Struggling to survive, small hotels house long-term guests,…

SINGAPORE – A termite infestation in some rooms and its restaurant. Patches of waterlogged carpet and a broken glass panel in a room.

That was the extent of disrepair that front office manager and shareholder Chieng Chiew Huang discovered when he took over Hotel 1929 this May.

The hotel located along Keong Saik Road was previously run by Q Loft, a budget hotel chain. It had been leasing and operating the hotel, formerly known as Q Loft Hotel1929 @ Chinatown, since 2019.

Business was good before the pandemic and rooms were always full, says Ms Ariel Chen, one of Q Loft Hotels’ directors.

But when occupancy fell to 30 per cent due to Covid-19, the company broke its lease about six months early.

“We are a small player and didn’t have deep enough pockets to carry on,” says Ms Chen of the company, which began running budget hotels here in 2018. She adds that the company gave up one hotel to save its other three in Bedok, Geylang and near Rochor.

With leisure travel largely on hold for the past 18 months, small hotels have been hit hard.

In the first quarter of this year, economy and mid-tier hotels saw their revenue per available room (RevPAR) fall by 56 per cent to 58 per cent year on year, according to figures released by the Singapore Tourism Board. This was a sharper drop than upscale and luxury hotels, whose RevPAR fell by 52 per cent to 54 per cent.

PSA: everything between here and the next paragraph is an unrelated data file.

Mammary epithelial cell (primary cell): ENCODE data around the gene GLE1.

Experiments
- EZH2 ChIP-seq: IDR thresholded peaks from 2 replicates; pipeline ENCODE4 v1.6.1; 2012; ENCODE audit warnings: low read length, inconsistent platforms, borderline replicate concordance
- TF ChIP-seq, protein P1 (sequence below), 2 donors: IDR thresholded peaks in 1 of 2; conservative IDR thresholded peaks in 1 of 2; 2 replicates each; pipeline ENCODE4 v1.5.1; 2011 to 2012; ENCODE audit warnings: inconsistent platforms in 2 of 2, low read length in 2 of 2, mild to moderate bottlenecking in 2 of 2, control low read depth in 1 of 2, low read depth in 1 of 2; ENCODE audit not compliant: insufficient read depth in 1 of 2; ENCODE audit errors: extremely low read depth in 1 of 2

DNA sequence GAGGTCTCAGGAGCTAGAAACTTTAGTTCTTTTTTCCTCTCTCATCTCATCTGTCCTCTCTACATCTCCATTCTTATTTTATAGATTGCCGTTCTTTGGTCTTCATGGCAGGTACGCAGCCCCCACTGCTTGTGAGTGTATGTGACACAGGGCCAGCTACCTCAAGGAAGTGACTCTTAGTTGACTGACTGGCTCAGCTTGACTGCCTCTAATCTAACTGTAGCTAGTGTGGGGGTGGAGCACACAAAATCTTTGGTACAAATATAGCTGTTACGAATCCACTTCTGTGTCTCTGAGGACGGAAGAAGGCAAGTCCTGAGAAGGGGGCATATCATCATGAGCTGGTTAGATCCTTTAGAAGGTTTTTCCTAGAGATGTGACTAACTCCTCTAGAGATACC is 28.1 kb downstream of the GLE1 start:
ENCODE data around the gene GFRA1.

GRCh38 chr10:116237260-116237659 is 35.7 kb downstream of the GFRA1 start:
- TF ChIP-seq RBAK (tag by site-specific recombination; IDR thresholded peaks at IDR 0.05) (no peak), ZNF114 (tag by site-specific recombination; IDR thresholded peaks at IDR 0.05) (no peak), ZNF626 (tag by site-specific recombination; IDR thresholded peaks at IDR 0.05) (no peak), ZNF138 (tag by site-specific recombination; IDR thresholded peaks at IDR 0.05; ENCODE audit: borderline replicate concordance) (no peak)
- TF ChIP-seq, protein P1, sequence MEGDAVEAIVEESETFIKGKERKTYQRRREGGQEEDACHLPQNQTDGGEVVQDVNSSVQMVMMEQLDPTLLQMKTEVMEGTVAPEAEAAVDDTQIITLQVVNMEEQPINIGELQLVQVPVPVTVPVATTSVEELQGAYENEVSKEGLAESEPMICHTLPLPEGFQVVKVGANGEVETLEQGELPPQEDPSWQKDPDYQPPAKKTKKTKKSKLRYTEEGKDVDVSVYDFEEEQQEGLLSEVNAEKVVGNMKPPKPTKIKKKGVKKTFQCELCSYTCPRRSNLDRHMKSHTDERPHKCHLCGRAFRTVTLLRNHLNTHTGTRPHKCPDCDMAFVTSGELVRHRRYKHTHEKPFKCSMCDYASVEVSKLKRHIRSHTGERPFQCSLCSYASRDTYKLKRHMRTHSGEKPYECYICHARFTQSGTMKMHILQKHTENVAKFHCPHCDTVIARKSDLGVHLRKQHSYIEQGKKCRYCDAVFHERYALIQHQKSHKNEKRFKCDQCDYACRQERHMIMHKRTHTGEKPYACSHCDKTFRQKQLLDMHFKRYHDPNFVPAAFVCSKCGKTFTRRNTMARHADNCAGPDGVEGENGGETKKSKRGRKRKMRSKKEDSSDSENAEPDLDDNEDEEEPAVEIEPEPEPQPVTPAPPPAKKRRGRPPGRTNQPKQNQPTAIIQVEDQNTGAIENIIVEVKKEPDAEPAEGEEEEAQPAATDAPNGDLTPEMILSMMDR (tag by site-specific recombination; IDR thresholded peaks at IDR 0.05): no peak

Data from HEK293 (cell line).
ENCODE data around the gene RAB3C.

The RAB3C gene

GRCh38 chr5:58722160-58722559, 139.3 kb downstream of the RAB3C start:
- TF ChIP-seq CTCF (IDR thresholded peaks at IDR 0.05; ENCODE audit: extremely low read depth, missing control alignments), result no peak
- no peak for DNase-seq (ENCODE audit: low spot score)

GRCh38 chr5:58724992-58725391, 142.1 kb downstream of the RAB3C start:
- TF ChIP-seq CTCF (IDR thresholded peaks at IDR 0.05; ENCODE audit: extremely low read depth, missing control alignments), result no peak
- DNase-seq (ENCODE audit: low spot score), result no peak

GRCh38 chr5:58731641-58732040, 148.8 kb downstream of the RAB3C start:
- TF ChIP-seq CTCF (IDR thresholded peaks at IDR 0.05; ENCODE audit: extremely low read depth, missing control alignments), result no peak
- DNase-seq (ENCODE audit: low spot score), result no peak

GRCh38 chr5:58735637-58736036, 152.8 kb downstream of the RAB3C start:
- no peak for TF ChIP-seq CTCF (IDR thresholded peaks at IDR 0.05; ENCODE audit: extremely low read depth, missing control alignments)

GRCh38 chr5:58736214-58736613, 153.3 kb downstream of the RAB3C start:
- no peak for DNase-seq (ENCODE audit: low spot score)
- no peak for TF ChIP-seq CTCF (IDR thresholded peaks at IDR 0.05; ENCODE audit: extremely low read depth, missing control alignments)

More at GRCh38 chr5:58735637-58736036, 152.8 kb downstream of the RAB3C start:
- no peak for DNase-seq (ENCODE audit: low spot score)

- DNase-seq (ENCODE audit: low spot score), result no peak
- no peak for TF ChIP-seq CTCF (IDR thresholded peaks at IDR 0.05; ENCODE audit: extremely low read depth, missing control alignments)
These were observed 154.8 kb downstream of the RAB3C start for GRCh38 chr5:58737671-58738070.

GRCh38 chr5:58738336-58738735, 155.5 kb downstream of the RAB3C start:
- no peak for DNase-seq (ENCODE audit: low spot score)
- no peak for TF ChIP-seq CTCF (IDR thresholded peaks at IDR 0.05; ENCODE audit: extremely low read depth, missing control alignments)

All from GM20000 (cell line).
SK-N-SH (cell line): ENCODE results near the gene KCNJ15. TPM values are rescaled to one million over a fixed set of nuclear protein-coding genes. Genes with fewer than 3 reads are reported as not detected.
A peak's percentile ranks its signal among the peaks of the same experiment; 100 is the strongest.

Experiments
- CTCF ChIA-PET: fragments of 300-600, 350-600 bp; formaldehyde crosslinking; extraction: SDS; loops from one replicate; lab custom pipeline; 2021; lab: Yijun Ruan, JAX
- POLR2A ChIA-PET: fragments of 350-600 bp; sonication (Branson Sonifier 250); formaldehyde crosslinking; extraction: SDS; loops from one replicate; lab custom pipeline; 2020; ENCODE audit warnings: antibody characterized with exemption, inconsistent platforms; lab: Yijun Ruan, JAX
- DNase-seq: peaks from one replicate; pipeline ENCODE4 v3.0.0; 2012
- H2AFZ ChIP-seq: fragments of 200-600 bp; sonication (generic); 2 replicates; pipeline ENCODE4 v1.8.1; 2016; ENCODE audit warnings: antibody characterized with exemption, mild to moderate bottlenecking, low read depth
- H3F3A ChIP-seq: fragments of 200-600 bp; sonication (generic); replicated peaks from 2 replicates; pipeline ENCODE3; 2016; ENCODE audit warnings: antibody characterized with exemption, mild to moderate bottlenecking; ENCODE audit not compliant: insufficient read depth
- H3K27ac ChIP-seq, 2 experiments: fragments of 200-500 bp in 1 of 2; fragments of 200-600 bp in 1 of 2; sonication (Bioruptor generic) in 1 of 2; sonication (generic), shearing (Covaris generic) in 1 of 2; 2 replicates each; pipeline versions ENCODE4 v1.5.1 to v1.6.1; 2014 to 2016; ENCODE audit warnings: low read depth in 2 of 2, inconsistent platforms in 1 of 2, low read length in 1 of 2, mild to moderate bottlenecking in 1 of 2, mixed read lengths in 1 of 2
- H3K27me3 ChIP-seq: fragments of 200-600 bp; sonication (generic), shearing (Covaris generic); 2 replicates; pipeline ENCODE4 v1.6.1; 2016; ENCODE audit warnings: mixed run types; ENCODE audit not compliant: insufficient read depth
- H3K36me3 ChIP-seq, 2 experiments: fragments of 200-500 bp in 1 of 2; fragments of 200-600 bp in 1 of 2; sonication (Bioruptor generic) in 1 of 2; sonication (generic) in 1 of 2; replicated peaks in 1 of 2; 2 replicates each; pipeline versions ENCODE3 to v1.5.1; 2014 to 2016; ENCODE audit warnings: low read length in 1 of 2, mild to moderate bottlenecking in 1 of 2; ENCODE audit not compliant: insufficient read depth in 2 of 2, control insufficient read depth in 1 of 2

RevPAR is an industry term used to measure the overall success of a hotel, and refers to its ability to fill available rooms at an average rate.

Reasons for the drop are manifold.

Unlike larger hotels that lean on food and beverage offerings and can house guests on stay-home notice or quarantine order, small players without an in-house restaurant rely mainly on room rates – and have slashed these heavily to remain competitive in a market segment that was price-conscious even before the pandemic.

Despite their best efforts, staycationers have slowed to a trickle as the pandemic wears on.

Luxury and budget hoteliers alike agree that staycation fatigue is a real threat, though it seems to have hit harder for the latter.

Mr Adil Mubarak, vice-president of operations for hotel management and booking platform RedDoorz, says: “Hotels like us are not the first choice. It is understandable because we don’t have facilities such as in-room dining or bathtubs.”

These factors have led to multiple properties shuttering over the past year.

RedDoorz, which leases and operates budget hotels here, is down to six properties in Singapore compared with 17 last March.

GPS Alliance Holdings, which deals with real estate, also ran into trouble operating Hotel 1887 in Chinatown. It gave up the hotel in May this year after losses of $100,000 to $110,000 each month.

The company currently owes a seven-figure sum to its landlord at Hotel 1887, says Mr Ben Tan, one of the company’s directors. He is also one of the shareholders of Hotel 1929.

‘Dealt very bad cards’

from:www.straitstimes.com

published 2021-10-19 04:12:28

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